It ended up being a very short conversation, with neither impressed with each other, and Ellen deciding to nickname him “Skippy” since she didn’t think he was so bright.

A year later, Ellen found herself heading to Puerto Rico full-time, and she feared leaving her department in bad shape. So, she was told to talk to Skippy — something she was hardly looking forward to.

“I invited him out to lunch,” Ellen recalls. “Those days, City Hall park didn’t have a huge fence around it. So, you could picnic on the grounds. What was supposed to be a 30-minute discussion went three hours. And the rest is history.”

The two were married in 1984 after Ellen returned to New York, and they settled in Brooklyn, where Bill could be close to his sons Erico and David. But it was also a time when illegal drugs ruled the streets, and the family home was smack-dab in the middle of a drug transportation route.

Bill loved urban life, but Ellen was looking for something far more peaceful. Erico and David were heading to Ethical Culture Fieldston’s upper school, so Riverdale looked mighty attractive. And when Ellen first laid eyes on that house for sale on Ploughman’s Bush off West 247th Street, she knew she felt at home.

There, Bill and Ellen lived very busy lives — Bill with Public Employee Press as its editor-in-chief, and Ellen with her teaching, legal work and advocacy. Still, they would find time to enjoy their passions. For Bill, it was fishing and it was grilling in his backyard — a hobby that was more art for him.

“As long as Bill could barbecue, he was happy,” Ellen said. “He was really a master at it. I mean, he made incredible steaks — I never had a steak in a restaurant that was anywhere near his anywhere.”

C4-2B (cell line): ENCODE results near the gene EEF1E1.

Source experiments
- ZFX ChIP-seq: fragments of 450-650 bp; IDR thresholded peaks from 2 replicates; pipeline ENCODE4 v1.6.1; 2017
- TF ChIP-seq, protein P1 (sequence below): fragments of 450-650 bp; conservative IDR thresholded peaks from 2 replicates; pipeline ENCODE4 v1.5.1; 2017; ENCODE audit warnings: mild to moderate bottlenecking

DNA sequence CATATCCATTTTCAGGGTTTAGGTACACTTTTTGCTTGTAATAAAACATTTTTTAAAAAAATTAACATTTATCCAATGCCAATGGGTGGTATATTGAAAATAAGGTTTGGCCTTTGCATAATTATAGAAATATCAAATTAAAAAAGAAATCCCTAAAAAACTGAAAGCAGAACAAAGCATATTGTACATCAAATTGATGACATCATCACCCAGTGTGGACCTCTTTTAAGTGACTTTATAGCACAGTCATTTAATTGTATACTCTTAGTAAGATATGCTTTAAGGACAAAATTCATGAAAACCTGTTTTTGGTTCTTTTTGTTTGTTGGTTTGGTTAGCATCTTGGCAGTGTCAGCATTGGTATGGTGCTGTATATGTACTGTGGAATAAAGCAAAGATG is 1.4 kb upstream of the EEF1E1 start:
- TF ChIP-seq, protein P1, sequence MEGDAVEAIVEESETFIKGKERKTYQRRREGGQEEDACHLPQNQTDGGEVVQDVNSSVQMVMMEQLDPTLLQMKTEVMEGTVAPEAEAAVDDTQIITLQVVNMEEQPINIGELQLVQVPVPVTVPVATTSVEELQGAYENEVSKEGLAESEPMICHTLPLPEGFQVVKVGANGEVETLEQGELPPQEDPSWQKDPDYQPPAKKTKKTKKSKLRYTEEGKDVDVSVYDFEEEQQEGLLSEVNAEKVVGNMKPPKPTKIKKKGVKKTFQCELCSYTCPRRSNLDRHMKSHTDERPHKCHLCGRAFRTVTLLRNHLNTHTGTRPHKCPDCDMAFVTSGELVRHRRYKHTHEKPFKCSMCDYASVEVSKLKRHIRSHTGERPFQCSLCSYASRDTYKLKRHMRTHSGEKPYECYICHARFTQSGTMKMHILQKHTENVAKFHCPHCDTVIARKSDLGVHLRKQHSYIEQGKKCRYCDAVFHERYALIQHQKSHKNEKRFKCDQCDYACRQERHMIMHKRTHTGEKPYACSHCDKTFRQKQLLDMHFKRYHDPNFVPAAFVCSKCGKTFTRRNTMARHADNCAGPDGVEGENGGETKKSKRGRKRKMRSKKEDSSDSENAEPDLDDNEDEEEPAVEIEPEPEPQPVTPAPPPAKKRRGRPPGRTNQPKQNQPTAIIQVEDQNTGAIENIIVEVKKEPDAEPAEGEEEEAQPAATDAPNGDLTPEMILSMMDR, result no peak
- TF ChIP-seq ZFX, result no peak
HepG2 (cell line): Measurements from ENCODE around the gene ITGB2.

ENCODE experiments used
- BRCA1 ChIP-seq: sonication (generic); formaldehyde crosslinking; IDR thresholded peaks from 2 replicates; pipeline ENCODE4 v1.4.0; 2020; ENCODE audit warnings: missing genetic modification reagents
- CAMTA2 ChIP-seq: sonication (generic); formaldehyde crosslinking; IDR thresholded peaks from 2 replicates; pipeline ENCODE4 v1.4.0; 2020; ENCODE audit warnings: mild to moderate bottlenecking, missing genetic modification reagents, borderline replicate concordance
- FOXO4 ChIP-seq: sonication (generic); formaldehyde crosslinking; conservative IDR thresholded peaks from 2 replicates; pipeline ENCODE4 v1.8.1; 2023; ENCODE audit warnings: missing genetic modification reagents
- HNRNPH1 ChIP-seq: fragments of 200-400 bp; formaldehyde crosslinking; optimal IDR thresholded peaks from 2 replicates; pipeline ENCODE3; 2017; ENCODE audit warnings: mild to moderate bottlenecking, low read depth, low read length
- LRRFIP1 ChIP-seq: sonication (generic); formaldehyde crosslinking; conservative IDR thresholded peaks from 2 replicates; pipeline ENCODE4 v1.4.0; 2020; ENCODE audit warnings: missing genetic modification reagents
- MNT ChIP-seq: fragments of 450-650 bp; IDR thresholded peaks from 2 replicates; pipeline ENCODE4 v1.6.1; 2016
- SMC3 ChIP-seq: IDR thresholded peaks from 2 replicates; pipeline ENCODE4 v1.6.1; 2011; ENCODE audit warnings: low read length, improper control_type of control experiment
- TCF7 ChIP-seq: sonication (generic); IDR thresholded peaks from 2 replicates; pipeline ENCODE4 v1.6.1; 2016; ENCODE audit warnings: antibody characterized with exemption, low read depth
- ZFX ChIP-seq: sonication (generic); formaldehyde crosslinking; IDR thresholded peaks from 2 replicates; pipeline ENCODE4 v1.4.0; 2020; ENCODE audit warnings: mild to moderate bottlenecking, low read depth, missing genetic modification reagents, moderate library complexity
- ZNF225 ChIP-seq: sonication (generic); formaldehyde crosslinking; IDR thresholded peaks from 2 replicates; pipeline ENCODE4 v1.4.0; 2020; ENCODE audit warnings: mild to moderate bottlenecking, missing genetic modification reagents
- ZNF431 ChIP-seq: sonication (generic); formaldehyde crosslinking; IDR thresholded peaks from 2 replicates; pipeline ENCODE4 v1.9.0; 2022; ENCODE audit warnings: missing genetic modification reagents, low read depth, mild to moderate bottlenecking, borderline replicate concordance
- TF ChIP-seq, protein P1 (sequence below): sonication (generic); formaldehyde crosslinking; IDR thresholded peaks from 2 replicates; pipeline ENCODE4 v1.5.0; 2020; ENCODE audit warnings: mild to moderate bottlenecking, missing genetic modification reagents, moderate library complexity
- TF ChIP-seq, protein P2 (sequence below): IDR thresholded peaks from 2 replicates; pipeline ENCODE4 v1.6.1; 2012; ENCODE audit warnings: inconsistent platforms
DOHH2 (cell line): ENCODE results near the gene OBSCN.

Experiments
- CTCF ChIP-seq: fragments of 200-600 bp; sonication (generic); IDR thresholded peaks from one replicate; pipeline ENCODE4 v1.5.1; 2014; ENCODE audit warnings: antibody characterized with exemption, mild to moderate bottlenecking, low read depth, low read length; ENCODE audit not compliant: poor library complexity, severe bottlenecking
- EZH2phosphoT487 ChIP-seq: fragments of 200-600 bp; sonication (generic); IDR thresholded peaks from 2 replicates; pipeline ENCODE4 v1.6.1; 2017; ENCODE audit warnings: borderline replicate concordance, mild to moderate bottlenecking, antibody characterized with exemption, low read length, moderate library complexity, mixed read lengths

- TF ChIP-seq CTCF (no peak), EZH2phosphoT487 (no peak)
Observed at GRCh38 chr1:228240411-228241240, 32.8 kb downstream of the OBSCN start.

Their love of food would take them to some of New York’s finest restaurants. But their favorite stop — when not getting sushi in Greenwich Village — was Tobalá on Riverdale Avenue.

“Bill was in the hospital for about three months, and sometimes I just couldn’t bear to come home,” Ellen said.

“So, I would go over to Tobalá. They were never improperly curious, but they knew something was going on. One of the maître d’s once told me the only question is whether you or your margarita on the house is going to get to your table first.”

In his final months, Bill wanted to be clear everyone knew how much he and Ellen loved each other, so they hosted a vow renewal in their home, finding a way to fit 40 people into their dining room.

The ceremony was led by U.S. Supreme Court Justice Sonia Sotomayor, a longtime friend of Ellen’s from her days as a Bronx judge, who insisted she be the one to lead the ceremony.

“Why does this marriage work?” Sotomayor told those who gathered on that beautiful May day. “The answer is relatively simple. They’re both passionate about helping people at large, and bettering this country and the way it treats the disadvantaged.”

And it describes perfectly who Bill Schleicher was.

“People have been sending us emails, writing that they’re sorry to for our loss,” Ellen said. “But they’re also sorry the world lost one of the great all-time, funny curmudgeons.

“He fought for social justice because he had a big picture of you. He understood the individuals that make up our society — low-income people, people of color, women. Everything he did, it was never a theoretical thing for him. It’s real. It’s a real thing on the human level for him.”

William Schleicher was born Nov. 6, 1942, and is survived by wife Ellen, sons Erico (Kim Kelsey) and David (Amanda Kosonen), and grandchildren Miri, Charlie and Nate.

Bill Schleicher, Ellen Chapnick, Public Employee Press, AFSCME District Council 37